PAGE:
SAA says it is in discussions with Zimbabwe to recover millions of rand worth of debt.
Zimbabwe and other African countries are said to owe the national carrier more than R1billion in tickets.
This problem has been going on for some time, but SAA said yesterday it was making progress with Zimbabwe on the repayments.
Last year, the National Treasury said there were also discussions between political heads and ministers in several countries for the settlement of the matter. Other countries who owe SAA are Angola, Senegal and Nigeria.
However, the Treasury said some of the funds had been repaid by some of the countries. It said between $20m and $25m (R280m and R350m) had been repaid.
SAA spokesperson Tlali Tlali said yesterday it was in discussions with Zimbabwe over the repayments.
He said Zimbabwe has made some of the repayments, but would not say how much. He also did not disclose the total amount due to SAA.
It was believed that Zimbabwe owed SAA $7m, but Tlali said the amount was higher.
“There are ongoing discussions between us and the Zimbabwean authorities to ensure that funds due to SAA are finally and fully repatriated,” he said.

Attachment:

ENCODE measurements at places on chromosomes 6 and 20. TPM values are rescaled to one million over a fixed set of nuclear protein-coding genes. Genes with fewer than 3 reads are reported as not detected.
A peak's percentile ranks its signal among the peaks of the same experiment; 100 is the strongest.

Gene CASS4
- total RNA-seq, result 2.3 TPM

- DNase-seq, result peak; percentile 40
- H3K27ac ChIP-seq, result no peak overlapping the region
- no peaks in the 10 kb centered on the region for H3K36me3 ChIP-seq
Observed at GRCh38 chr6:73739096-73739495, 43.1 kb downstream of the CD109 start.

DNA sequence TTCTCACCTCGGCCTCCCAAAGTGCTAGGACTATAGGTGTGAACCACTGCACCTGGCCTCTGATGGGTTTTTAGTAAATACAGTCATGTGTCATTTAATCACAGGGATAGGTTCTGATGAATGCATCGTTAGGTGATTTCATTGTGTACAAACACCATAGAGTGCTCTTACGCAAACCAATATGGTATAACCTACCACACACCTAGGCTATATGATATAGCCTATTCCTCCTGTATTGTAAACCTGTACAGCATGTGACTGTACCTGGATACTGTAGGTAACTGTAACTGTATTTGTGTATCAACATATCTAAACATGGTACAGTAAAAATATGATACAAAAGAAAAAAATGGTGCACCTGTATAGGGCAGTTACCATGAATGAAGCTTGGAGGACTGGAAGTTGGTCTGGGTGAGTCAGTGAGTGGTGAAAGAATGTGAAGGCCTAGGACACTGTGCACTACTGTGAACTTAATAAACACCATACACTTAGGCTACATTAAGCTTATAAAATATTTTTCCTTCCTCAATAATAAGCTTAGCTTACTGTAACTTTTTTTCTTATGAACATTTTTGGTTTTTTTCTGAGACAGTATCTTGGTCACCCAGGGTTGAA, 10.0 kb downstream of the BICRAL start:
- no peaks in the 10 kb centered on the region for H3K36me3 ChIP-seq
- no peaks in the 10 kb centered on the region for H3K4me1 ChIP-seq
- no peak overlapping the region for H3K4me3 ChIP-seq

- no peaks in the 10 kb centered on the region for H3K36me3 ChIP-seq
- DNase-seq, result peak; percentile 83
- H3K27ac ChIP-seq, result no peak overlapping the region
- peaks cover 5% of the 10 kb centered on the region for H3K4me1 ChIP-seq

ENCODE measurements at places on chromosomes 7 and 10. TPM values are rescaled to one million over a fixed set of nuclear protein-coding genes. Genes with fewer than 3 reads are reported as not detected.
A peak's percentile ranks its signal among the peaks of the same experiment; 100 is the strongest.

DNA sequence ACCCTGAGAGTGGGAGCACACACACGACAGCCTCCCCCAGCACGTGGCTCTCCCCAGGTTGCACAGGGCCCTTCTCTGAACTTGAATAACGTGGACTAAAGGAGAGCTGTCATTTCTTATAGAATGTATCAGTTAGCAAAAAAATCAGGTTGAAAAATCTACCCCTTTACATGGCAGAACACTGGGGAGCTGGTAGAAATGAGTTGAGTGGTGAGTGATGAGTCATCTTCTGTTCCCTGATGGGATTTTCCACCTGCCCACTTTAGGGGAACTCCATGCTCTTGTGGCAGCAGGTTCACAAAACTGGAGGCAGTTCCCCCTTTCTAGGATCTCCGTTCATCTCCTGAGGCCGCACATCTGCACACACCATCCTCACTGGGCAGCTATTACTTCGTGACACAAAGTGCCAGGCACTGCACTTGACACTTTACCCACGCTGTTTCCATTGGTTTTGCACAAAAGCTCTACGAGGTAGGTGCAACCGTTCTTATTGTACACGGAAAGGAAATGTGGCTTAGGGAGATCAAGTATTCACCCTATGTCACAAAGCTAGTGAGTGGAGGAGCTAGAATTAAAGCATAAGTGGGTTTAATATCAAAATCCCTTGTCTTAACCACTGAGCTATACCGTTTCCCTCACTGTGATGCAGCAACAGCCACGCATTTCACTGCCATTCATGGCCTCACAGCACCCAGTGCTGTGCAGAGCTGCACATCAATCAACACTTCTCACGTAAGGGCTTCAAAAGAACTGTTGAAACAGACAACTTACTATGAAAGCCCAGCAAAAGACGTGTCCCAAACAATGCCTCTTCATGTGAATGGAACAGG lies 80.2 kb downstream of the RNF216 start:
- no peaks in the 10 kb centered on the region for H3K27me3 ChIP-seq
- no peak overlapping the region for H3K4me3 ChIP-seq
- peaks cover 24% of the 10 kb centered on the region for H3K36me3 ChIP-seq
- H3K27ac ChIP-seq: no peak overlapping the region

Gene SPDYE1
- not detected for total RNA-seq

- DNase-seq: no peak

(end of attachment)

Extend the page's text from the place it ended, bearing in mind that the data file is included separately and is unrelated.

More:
The Treasury said it was in constant consultation with the governments of the countries owing SAA.
Tlali said it was hoping the matter would be resolved soon, particularly considering SAA has been in financial trouble for more than 15 years.
Finance Minister Tito Mboweni has said SAA needs to close shop and be sold to private companies.
Opposition parties have also been vocal in Parliament about the state of affairs of SAA.
However, the ANC has said it would not allow for privatisation.
The carrier has raked in billions of rand in losses in the past decade, with multiple turnaround strategies failing to change its fortunes.
Some parties have described it as a “bottomless pit”.
The Treasury had raised in the Medium Term Budget Policy Statement that SAA and other state-owned entities were a risk to the economy.
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